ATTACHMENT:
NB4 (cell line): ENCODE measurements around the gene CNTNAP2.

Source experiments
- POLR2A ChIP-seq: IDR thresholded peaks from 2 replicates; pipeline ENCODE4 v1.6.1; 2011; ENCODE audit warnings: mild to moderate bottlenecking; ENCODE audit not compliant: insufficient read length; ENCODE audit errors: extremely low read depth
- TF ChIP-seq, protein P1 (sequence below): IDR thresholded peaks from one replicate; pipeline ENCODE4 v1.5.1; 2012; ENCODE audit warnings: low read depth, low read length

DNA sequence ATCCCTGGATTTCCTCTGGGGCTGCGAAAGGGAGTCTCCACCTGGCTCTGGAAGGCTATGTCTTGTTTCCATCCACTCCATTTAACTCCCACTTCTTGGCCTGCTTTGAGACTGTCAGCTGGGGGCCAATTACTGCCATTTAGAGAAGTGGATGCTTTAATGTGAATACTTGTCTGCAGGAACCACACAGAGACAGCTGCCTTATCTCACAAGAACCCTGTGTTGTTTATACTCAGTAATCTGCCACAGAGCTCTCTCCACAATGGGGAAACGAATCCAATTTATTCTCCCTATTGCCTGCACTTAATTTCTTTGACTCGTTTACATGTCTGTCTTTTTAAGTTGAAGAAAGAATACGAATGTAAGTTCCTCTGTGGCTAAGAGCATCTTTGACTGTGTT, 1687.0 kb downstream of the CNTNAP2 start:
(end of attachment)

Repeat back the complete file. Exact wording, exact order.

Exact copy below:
NB4 (cell line): ENCODE measurements around the gene CNTNAP2.

Source experiments
- POLR2A ChIP-seq: IDR thresholded peaks from 2 replicates; pipeline ENCODE4 v1.6.1; 2011; ENCODE audit warnings: mild to moderate bottlenecking; ENCODE audit not compliant: insufficient read length; ENCODE audit errors: extremely low read depth
- TF ChIP-seq, protein P1 (sequence below): IDR thresholded peaks from one replicate; pipeline ENCODE4 v1.5.1; 2012; ENCODE audit warnings: low read depth, low read length

DNA sequence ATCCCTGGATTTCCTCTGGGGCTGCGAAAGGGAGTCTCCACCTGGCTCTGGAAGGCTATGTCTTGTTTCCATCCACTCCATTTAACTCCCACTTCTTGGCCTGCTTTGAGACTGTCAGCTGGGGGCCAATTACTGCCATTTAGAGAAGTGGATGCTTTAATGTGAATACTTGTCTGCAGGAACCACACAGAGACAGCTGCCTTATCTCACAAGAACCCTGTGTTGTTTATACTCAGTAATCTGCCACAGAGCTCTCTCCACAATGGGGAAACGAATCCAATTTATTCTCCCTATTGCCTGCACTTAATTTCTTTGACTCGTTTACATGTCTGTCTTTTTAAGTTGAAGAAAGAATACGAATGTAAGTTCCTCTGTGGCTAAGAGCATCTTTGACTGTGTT, 1687.0 kb downstream of the CNTNAP2 start: